As a young boy, my favorite part of Kindergarten (after milk and naps) was “show and tell.” I truly loved standing up in front of the class and showing them something I’d found, learned, or otherwise enjoyed. As a writer, trainer, and instructional designer, I learned to “show don’t tell.” Then I learned the Kindergarten way was better.
The idea is that if readers can build a good mental picture, they will appreciate the writing more. Instead of
Jim was old.
A better way might be to say something such as:
Jim ambled slowly as he leaned on his cane. His eyes were squinting behind his thick glasses. The years had taken the color from his coal black hair and left it ashen.
Did you build a clearer picture from the first example or the second? For most, it was the second. The idea of building a mental picture is central to good fiction but does it work for designing learning?
“Grammar Girl” has an excellent article about the concept on QuickandDirtyTips.
When I teach about cabling in Learning Tree’s Course 450 Introduction to Networking, rather than saying “make your cables neat” I say something like:
Imagine confronting a server rack where the cables are run ever which way. They cross, they loop, they go from visible to hidden: it’s impossible to trace any one of them. Making a simple change could take hours instead of minutes, and you fear you’ll miss happy hour. Then imagine neatly run cables: they’re easy to follow, no looks and smooth bundles. You’ll be in and out in minutes. That’s clean cabling.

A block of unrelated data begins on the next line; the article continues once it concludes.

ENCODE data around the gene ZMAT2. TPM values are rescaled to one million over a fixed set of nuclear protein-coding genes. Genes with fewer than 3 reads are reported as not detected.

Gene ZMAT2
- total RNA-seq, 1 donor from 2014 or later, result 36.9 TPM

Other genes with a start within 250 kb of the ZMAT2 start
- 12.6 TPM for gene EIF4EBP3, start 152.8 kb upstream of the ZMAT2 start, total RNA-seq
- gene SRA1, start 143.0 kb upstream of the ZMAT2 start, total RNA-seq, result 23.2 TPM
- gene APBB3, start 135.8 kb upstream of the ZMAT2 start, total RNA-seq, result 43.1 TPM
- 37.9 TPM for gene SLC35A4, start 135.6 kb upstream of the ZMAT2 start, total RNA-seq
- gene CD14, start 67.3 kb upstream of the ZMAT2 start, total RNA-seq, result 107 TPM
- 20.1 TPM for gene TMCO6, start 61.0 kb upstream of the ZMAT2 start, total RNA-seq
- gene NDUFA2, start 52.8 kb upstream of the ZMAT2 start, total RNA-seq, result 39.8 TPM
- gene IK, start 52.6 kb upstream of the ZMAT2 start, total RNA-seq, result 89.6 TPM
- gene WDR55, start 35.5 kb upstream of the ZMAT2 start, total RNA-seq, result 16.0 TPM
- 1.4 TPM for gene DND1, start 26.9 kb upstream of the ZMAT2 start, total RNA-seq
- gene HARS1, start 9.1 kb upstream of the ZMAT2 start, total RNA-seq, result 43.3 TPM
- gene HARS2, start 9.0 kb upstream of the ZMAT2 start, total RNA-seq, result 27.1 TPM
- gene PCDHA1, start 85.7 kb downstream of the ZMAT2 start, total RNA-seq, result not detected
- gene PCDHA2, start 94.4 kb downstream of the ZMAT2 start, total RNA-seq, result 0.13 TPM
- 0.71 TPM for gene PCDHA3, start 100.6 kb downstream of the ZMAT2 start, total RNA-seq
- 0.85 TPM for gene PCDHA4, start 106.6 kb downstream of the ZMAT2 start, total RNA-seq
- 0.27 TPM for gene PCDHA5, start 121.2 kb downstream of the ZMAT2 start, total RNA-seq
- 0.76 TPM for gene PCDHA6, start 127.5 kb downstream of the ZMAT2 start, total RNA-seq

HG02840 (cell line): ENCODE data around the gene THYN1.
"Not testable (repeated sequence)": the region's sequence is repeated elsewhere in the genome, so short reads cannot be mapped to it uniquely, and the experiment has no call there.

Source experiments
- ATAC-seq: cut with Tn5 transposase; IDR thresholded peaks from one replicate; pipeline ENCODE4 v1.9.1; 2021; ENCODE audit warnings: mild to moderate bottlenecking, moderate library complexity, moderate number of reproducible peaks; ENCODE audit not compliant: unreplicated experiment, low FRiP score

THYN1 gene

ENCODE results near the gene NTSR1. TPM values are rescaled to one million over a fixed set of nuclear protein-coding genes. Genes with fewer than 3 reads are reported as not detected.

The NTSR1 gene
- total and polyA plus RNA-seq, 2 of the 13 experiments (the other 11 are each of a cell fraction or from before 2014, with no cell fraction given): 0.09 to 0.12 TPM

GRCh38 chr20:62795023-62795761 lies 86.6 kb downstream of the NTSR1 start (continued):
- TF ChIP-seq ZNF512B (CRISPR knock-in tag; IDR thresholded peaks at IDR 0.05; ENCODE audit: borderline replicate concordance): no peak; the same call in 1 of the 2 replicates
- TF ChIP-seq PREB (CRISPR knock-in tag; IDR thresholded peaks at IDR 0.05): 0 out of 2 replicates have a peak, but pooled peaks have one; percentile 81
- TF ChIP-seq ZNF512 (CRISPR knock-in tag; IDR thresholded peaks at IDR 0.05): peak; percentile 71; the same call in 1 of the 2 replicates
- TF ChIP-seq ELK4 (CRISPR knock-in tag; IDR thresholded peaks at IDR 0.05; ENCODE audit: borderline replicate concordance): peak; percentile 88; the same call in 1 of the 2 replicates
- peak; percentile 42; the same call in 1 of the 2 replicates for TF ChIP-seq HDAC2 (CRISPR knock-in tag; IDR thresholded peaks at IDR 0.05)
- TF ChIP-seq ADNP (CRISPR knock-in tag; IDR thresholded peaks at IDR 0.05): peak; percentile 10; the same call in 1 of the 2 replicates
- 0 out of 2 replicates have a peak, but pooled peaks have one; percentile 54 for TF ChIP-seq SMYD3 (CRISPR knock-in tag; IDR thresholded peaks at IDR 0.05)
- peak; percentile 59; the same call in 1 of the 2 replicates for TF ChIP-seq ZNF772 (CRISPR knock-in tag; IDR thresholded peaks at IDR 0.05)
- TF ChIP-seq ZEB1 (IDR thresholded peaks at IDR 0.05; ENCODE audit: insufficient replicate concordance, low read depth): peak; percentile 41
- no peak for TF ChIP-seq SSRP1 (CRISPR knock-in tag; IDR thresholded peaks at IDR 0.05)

Then, I show them what clean cabling looks like, through diagrams and photos. That’s “show and show and tell.”
Whether or not people learn better through words or images is a matter of debate in the instructional design community. That’s not important here. What is important is that we take advantage of two or more different ways of explaining the idea. The goal is to ensure learners understand and apply the concepts being taught. By reinforcing words with a picture or picture with words, the instructional designer takes advantage not only of different modes of presentation but of the principle of reinforcement. And then reinforce the word picture or image with a succinct statement of the initial concept (e.g. the “That’s clean cabling” from the example above).
Therefore, the principle is: show with a clear word picture or image, show again with an image or word picture, then tell to summarize what you’ve shown.
“Show, don’t tell” is critical for marketing and fiction. It helps people build a mental picture or visual image of a product, a scene, or a character. But in learning design, we need to expand that to “show and show and tell” to reinforce the learning.